November 9th, 2009
|01:58 pm - A hopeful story about dealing with gender|
I'm joyfully childfree, but here's a story about raising a child that made me smile. Times are changing. The reaction of the child's parents was positive, but isolated incidents only do so much. However, the reaction of the other parents at the school and of many of the children was a joy to read. This is how culture changes - I'm very hopeful as to what it will look like in 10-15 years. This would not have happened when I was a child, and 20 years ago it would have gone far less well.
Current Mood: pleased
That is a pretty awesome story and I'm passing it around. Thanks for pointing it out!
|Date:||November 9th, 2009 10:15 pm (UTC)|| |
Amazing! I could not imagine this ever happening in the 1950s without Sam getting the shit kicked out of him by the other kids.
As a parent that is really great to hear! One thing we struggle with with my son is him saying "That's for girls." about various objects. Rab and I both let him know that a toy is a toy and it's not for girls or boys and when the baby is born (I'm having a girl) she can play with whatever she wants to play with, including cars and trucks if that's what she wants and he can play with what he wants including dolls. I think (hope) he's starting to get the idea. Another thing we had to correct was him saying "I can't kiss boys." I told him, as nicely as possible, that he can kiss whomever he wants to kiss as long as he asks for permission first. He hasn't brought this up again so I think he gets the idea that it's okay if it's consensual.
A couple of weeks ago at my son's soccer practice, I saw a child (probably around 3 or 4) tell his father "I want to be a girl when I grow up." and both of his parents jumped on him and said "You can't be a girl when you grow up." At that moment, I really felt badly for him and wondered where his life is headed. There's no way to tell if this child is transgendered or not at this point. Kids like to engage in a lot of pretend play, but they also say things that are genuinely on their minds and things that they really do want for themselves and their future so it's hard to tell. I hope that if this child really does want to be a girl when he grows up that he gets the support that he needs to be a girl.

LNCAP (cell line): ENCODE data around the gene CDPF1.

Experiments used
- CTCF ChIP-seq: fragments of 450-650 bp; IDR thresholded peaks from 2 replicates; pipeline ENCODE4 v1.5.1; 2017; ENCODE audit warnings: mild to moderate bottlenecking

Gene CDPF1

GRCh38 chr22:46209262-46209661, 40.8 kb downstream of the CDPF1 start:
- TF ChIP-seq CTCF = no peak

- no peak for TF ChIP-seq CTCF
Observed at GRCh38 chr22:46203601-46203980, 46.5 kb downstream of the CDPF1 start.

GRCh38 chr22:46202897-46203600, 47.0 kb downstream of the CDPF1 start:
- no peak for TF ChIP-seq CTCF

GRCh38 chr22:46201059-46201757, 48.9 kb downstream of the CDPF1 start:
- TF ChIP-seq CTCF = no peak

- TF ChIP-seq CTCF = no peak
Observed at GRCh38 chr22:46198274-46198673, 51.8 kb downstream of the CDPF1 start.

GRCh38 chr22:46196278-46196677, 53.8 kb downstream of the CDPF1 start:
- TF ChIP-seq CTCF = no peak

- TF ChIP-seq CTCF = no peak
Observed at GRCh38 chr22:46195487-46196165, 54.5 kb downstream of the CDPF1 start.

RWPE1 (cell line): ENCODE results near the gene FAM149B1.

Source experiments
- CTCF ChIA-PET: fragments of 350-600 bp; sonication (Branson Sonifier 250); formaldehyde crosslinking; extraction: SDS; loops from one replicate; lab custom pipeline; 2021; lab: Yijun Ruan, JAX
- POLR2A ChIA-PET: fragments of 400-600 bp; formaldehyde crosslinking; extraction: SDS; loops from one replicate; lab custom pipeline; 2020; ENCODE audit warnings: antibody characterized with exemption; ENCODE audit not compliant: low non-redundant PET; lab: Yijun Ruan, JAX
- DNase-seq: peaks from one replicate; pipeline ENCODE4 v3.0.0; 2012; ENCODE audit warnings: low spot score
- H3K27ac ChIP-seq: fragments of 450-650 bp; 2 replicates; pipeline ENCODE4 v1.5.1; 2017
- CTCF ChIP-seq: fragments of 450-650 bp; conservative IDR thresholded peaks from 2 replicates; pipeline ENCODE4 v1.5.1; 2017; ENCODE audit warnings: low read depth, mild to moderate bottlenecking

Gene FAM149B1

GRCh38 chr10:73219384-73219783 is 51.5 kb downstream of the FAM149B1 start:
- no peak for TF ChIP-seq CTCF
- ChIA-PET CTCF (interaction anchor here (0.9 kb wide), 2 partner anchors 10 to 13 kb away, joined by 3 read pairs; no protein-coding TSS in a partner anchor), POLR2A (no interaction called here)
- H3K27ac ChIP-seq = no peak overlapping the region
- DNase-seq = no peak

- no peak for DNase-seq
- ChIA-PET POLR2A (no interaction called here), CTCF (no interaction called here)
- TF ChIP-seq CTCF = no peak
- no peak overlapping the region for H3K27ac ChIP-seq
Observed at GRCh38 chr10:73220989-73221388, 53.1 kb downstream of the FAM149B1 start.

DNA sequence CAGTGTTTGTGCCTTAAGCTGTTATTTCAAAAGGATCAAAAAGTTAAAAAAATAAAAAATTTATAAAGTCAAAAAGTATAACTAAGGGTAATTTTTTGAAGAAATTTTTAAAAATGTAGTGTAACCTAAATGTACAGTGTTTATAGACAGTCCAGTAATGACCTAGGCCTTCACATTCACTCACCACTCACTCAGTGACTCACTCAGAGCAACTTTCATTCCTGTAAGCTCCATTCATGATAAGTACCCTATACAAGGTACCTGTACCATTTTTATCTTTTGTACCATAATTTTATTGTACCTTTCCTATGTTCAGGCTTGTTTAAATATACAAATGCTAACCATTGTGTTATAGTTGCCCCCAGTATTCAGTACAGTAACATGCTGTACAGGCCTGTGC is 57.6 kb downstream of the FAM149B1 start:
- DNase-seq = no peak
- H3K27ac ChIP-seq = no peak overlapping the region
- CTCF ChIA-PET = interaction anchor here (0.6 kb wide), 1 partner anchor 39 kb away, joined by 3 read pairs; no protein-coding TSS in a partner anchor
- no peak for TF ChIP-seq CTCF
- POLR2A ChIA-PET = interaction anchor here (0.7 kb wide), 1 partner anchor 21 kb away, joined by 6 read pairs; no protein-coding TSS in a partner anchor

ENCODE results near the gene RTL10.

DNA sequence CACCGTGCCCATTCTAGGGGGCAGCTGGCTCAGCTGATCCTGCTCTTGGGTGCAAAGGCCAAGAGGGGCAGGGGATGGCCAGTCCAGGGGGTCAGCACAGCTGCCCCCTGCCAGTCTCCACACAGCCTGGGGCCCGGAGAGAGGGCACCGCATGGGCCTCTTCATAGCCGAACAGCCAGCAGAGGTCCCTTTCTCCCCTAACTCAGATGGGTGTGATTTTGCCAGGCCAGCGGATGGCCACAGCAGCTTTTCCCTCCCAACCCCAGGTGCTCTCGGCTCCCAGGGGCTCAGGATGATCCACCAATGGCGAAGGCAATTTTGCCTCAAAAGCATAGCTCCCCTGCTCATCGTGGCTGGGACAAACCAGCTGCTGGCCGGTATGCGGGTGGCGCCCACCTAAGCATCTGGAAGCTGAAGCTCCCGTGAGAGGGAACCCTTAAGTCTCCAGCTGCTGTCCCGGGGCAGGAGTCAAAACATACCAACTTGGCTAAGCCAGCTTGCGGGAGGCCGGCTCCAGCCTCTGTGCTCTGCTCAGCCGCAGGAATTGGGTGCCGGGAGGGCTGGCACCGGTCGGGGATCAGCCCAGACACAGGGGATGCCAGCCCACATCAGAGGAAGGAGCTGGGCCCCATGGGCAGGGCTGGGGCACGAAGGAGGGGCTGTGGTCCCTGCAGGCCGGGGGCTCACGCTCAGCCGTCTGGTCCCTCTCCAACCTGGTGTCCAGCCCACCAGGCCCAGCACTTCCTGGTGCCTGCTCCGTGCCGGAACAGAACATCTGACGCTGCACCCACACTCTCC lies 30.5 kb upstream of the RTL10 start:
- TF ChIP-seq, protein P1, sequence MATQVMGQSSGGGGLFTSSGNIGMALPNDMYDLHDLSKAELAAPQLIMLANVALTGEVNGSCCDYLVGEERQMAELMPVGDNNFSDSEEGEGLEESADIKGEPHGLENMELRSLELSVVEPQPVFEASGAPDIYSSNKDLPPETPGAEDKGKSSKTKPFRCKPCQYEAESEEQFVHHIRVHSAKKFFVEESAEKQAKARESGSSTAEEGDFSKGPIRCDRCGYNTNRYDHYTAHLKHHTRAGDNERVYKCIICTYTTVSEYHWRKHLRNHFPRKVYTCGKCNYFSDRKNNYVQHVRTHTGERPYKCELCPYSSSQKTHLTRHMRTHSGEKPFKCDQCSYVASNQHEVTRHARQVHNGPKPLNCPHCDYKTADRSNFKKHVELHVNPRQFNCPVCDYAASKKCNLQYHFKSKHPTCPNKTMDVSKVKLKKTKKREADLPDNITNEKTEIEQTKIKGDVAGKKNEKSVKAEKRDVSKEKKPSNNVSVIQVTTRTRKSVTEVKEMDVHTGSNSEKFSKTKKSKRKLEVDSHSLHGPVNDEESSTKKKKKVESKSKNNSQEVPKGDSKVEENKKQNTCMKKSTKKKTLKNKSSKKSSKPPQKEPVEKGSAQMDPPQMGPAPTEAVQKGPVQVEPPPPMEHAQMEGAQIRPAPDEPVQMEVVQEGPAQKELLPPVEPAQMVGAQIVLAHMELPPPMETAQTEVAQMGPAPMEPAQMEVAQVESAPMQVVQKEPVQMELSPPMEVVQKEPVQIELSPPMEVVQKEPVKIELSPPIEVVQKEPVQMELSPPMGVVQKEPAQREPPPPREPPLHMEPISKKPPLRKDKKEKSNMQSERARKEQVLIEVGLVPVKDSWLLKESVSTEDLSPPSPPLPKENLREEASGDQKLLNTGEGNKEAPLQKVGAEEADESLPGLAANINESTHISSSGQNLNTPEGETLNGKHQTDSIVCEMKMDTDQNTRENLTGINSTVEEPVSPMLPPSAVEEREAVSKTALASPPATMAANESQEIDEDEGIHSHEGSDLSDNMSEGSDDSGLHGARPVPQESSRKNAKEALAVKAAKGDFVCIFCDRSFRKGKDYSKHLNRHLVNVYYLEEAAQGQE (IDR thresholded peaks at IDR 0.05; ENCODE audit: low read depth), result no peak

I used to carry a baby doll to school when I was in first grade, periodically. I knew that when I did that, I would get screamed all the way to school on the bus and all the way back. Couldn't tell you why I still did it, about once every two months.
Wow! What a great story, and how wonderful that the adults at Sam's school are being supportive instead of calling his parents to tell him that he isn't allowed to wear "disruptive clothing."
I'm glad the school is being supportive. However, I fear that the child may end up literally beaten black and blue by his peers in later years.
I hope his parents have other schooling options if his peers end up viciously beating him for wearing dresses. Children, particularly from the fifth grade on, can be incredibly violent.
|Date:||November 10th, 2009 06:21 pm (UTC)|| |
That was wonderful.
|Date:||November 10th, 2009 06:57 pm (UTC)|| |
That article just completely made my day. I'm especially encouraged by the teachers' responses, because as I was reading I expected that to be the roadblock, and then it wasn't!